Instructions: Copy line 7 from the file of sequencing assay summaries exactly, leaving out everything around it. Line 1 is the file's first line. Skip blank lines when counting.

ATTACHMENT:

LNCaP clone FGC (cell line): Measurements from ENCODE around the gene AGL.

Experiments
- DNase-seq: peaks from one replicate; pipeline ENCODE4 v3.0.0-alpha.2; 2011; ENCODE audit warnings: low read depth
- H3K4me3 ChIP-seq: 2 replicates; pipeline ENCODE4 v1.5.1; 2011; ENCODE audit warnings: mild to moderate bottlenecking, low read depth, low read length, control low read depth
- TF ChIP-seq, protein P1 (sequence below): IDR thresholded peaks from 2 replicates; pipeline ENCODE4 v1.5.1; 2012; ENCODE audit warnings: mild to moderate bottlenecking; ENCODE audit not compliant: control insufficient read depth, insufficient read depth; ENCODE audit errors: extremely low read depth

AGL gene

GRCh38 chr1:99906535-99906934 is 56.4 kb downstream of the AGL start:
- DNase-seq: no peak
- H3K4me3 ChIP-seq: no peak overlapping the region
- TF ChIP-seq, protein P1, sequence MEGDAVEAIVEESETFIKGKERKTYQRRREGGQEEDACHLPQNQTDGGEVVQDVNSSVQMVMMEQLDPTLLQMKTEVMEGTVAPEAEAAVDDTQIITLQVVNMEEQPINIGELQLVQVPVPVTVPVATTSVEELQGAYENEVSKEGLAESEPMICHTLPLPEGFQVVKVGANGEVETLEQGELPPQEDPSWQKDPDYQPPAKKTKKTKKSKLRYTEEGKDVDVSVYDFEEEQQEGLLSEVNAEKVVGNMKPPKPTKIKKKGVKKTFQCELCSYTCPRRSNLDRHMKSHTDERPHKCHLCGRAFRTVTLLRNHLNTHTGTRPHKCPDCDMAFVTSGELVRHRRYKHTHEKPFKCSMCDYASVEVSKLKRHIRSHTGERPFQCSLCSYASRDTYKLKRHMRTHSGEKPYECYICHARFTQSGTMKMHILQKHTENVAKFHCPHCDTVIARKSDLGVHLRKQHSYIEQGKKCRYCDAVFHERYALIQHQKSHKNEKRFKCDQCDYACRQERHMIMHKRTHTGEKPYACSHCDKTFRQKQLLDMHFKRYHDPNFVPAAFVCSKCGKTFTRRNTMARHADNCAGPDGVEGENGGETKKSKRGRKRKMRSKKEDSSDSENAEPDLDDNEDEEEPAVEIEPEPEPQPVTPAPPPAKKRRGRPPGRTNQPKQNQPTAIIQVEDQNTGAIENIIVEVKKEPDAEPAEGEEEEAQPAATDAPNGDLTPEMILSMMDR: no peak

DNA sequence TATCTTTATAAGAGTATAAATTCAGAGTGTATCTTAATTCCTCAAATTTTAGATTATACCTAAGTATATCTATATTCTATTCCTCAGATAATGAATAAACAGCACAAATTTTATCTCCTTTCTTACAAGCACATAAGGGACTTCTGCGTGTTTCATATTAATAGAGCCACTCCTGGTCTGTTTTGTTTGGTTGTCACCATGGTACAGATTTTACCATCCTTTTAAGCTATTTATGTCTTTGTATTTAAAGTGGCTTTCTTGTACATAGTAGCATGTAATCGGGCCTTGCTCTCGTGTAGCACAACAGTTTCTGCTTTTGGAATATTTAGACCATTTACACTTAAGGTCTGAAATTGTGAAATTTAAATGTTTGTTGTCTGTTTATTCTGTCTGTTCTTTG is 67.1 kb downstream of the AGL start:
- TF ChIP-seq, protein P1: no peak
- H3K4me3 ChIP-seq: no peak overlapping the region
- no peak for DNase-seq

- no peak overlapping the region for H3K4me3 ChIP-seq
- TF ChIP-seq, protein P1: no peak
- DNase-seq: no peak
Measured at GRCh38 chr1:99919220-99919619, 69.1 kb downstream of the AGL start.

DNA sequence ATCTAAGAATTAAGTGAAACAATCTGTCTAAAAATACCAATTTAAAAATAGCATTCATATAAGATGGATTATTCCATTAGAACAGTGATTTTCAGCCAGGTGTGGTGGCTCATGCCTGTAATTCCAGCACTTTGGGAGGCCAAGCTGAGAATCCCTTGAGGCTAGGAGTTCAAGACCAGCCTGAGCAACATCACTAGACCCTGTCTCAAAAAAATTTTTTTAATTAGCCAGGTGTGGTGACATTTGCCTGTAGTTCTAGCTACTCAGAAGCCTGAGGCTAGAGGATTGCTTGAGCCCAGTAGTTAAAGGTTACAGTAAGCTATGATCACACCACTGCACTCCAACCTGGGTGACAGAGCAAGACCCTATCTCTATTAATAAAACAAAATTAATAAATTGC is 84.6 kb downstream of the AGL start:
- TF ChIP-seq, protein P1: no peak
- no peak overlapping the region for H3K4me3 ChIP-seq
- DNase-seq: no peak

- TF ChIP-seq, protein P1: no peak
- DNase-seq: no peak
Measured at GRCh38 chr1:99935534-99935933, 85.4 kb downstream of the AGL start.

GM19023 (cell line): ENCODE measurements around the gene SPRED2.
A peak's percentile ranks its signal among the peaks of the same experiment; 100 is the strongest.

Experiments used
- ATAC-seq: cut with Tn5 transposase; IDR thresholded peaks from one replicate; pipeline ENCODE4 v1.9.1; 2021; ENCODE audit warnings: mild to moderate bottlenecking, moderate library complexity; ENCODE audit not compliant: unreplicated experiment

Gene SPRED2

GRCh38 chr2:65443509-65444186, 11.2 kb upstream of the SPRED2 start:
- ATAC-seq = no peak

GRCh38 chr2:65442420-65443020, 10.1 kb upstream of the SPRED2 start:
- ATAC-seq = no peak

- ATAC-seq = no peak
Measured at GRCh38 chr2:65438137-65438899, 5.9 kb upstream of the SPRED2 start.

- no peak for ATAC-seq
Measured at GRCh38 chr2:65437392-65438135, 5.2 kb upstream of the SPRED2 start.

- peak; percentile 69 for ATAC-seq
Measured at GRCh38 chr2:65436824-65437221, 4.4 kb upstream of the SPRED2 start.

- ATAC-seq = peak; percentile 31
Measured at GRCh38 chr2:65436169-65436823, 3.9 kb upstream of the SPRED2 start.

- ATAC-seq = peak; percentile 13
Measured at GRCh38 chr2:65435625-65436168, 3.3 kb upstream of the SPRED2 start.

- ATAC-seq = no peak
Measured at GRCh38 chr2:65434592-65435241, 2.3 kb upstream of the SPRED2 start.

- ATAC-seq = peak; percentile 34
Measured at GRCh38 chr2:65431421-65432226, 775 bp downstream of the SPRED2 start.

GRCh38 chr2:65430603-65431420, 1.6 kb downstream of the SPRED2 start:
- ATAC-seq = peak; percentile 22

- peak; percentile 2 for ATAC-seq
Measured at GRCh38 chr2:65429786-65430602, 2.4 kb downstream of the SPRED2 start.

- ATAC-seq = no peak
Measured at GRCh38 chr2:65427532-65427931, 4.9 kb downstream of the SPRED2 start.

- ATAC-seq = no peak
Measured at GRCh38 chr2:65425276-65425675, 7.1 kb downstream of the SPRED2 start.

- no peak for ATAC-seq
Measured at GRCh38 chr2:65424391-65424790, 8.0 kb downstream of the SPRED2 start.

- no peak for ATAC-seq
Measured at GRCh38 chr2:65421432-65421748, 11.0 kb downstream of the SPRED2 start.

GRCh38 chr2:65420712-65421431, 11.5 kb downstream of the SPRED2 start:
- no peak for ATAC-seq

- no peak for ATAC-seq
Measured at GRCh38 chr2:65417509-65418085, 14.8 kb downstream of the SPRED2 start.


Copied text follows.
GRCh38 chr1:99906535-99906934 is 56.4 kb downstream of the AGL start: